The Gift of Light must be fully unwrapped to be understood. Inside the gift box of white light are all the colors of the rainbow, only visible when we split the wavelengths apart with a prism or raindrops. The power of light is also multi-layered, affecting our lives in many ways. My approach to better lighting has long been multi-layered as well, just like my beloved red velvet cake. Recently, the Red Velvet Cake Theory was attacked by a potential usurper: Rainbow Velvet Cake.
Cake has nothing to do with lighting, but it sure is easier to understand. When fine-tuning my introduction to layers of light for clients, it occurred to me that red velvet cake did not relate very closely with the full spectrum of layered light. So I sketched out a new recipe for the Rainbow Velvet Cake Theory and gave it a taste test. The multi-colored layers of cake dovetailed nicely with the rainbow of colored light from a prism and provided a memorable backdrop for the five promises of light.
There was just one problem: the cake looked disgusting. Sure, it might be great for a kid’s birthday party with sparkly unicorns and glitter galore, but it just was not appetizing. What makes a better analogy? One that is more closely related to the original subject matter, or one that is more memorable in a positive way? So I trotted right back to where I started: Red Velvet Cake.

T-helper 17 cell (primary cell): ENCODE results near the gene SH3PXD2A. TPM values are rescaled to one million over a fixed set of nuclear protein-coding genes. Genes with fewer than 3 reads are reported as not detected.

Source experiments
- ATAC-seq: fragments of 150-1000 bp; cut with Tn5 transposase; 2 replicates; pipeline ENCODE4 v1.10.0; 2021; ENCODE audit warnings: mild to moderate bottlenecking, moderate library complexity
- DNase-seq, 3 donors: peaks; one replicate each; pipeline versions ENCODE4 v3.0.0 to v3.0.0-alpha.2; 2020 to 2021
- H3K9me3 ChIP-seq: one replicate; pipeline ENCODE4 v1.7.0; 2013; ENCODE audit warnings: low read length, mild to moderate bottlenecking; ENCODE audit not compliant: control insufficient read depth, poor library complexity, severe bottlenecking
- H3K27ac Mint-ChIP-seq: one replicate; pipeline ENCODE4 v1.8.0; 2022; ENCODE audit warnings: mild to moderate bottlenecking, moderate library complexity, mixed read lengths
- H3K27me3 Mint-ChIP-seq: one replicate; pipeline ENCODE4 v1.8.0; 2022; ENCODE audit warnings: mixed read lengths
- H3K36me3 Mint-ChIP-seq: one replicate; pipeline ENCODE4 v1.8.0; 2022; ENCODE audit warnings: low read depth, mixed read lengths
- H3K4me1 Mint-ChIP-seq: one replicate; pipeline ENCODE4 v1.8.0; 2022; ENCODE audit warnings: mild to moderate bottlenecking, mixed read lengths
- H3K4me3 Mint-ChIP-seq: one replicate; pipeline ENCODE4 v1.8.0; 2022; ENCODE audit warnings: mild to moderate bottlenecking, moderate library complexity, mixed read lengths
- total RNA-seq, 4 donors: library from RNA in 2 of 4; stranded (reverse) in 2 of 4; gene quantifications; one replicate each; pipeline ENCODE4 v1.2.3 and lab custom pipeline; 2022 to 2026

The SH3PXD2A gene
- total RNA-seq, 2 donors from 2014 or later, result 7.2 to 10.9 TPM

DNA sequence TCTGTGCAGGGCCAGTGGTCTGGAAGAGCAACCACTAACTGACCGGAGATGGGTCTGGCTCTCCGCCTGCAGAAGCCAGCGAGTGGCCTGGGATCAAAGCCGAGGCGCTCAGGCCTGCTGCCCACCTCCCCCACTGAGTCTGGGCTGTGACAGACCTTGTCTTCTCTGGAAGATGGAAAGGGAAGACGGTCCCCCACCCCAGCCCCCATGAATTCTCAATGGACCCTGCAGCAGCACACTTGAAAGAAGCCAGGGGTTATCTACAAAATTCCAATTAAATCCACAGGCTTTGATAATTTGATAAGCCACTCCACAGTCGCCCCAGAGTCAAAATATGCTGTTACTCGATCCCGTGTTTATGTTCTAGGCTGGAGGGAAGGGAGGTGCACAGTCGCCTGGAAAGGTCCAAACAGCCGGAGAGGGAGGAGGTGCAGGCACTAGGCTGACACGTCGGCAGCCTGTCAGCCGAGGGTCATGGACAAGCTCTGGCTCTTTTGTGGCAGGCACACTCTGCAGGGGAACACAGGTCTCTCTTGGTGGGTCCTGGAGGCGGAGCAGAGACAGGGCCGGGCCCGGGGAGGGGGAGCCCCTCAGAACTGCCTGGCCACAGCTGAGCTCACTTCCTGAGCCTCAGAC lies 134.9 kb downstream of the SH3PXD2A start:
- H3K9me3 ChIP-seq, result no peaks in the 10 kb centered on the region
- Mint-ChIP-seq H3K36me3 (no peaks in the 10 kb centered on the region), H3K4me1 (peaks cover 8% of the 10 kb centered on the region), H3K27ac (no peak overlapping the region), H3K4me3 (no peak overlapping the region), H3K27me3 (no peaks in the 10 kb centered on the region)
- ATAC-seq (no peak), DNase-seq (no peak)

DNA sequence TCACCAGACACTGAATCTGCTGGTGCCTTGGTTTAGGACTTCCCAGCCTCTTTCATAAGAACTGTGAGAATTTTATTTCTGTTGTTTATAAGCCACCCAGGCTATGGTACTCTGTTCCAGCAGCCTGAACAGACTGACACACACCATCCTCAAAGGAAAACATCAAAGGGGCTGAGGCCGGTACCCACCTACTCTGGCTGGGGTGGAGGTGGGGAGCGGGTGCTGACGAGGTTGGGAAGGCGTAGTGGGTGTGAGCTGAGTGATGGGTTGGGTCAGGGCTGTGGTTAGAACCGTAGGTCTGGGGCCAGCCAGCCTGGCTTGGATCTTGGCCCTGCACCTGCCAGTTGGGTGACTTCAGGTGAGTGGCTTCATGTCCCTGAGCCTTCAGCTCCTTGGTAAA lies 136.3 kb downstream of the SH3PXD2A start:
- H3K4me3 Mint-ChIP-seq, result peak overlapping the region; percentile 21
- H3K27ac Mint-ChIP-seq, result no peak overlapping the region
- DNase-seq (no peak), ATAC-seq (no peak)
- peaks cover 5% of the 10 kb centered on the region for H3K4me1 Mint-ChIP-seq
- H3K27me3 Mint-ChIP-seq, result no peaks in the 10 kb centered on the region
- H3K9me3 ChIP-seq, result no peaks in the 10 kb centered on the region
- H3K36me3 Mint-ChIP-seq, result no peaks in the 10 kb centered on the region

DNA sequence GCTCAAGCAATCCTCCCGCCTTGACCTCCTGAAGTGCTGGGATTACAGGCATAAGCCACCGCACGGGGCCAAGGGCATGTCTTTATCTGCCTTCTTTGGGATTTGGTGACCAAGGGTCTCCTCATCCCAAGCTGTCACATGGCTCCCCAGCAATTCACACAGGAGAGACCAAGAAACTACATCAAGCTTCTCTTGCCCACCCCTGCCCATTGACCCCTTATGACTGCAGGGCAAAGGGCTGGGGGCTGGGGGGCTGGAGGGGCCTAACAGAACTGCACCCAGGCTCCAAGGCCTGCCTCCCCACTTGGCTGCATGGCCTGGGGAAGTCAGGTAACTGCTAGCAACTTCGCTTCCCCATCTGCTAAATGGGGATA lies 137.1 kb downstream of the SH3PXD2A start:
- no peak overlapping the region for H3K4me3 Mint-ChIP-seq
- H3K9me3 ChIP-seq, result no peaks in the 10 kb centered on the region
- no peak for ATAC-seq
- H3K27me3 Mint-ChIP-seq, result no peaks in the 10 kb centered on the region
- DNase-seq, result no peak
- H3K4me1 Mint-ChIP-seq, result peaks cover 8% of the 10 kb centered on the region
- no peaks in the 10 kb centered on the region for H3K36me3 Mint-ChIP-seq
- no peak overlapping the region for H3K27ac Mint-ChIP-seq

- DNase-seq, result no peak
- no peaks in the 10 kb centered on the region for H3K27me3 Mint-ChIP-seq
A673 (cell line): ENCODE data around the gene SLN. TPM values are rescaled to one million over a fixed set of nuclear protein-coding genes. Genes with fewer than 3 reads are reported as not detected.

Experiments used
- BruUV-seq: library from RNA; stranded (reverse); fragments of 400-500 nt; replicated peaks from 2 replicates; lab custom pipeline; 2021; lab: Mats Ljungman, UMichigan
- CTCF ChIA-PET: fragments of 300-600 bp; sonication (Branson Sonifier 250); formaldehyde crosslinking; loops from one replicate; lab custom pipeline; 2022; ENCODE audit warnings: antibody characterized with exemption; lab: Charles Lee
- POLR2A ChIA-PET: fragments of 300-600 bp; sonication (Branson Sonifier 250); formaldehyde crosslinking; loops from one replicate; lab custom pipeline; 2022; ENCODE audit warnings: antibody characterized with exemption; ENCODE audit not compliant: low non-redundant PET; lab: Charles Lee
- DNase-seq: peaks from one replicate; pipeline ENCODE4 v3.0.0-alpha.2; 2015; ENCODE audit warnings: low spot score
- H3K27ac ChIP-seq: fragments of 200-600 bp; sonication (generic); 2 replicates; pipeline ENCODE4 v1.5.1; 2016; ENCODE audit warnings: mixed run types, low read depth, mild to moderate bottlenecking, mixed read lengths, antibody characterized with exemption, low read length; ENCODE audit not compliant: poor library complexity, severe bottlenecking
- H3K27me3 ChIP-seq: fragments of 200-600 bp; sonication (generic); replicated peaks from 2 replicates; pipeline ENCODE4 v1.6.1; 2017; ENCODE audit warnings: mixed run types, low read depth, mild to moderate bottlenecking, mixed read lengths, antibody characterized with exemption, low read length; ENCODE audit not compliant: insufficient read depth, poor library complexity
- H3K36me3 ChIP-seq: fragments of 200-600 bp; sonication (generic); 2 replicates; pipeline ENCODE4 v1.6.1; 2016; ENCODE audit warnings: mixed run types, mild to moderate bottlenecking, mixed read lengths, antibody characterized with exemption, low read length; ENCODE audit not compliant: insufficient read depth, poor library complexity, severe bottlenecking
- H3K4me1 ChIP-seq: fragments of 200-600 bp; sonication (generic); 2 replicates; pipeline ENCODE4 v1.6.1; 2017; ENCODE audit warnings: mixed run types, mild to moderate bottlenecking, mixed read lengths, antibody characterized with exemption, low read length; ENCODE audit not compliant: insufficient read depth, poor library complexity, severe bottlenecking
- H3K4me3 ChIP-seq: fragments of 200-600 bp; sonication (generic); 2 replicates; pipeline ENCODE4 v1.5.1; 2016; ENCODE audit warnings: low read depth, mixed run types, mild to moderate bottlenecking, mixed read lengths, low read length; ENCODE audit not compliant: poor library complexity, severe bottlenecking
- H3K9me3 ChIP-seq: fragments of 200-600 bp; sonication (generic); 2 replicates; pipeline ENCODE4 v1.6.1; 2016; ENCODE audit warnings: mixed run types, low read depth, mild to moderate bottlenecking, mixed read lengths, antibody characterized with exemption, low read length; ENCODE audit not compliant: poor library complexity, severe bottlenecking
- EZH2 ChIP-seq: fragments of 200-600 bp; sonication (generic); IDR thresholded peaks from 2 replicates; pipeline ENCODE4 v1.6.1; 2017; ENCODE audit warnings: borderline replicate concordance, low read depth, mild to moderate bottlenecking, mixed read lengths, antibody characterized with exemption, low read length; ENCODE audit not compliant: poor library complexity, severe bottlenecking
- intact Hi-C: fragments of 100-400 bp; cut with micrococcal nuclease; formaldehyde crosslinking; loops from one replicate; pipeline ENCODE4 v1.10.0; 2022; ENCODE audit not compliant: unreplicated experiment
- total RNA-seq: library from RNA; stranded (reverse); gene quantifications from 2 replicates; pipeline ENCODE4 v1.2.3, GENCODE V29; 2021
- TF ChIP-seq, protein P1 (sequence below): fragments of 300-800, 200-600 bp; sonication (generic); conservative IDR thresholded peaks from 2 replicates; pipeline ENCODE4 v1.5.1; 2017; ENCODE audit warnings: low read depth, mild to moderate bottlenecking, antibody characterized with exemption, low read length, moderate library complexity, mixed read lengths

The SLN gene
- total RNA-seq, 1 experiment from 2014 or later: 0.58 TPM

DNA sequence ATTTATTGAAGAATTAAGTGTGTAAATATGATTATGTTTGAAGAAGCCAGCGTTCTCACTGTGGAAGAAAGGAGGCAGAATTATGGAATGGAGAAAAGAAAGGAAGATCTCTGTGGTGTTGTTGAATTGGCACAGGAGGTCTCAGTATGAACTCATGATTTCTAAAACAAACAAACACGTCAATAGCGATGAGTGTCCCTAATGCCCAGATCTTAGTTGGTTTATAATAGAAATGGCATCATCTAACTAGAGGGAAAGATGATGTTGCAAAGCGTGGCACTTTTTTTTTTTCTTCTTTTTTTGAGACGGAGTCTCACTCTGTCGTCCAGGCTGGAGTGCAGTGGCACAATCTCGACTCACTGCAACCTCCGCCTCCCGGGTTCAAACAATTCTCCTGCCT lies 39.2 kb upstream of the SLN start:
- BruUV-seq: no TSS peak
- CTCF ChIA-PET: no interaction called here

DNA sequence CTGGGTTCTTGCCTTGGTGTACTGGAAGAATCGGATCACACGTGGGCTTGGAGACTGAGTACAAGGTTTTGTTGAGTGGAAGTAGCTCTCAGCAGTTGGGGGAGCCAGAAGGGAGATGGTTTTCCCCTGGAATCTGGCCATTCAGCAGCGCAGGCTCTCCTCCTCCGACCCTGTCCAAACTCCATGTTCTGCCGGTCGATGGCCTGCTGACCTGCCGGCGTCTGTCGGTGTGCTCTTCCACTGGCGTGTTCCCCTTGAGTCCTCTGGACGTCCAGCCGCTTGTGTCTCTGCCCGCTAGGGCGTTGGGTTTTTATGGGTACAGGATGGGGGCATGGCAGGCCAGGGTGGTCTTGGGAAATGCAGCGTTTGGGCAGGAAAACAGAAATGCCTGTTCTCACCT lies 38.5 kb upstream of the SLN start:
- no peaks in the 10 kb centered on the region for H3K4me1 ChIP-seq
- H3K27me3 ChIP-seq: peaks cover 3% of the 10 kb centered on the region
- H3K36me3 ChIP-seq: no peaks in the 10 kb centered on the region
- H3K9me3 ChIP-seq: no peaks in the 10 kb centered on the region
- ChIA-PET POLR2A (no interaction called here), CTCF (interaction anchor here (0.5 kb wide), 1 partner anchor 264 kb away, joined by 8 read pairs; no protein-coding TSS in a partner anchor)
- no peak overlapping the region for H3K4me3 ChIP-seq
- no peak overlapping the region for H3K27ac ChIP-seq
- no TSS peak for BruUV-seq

Now that looks like a slice of cake I could actually enjoy eating. The layers are piling up nicely, the icing looks creamy and delicious, and I’m ready for a fork.
And the cake has five layers to help us remember that light promises to help us do better, know more, feel better, focus clearly, and change easier.
Lighting, like Red Velvet, is better with layers. You may be able to take away a layer or two and still enjoy the experience, but it will not be quite as satisfying as the full piece.
Removing one layer also affects the power of the remaining layers. The promises of light are interdependent, contributing to each other while accomplishing their own unique tasks.
With each layer of light removed, with each layer of cake removed, our experience is transformed from enjoyment to disappointment.
Light in one layer, like a ceiling fan with lights, begins to harm as much as it helps. Cake in one layer just leaves us wanting more.
Lighting, like red velvet cake, is better in layers.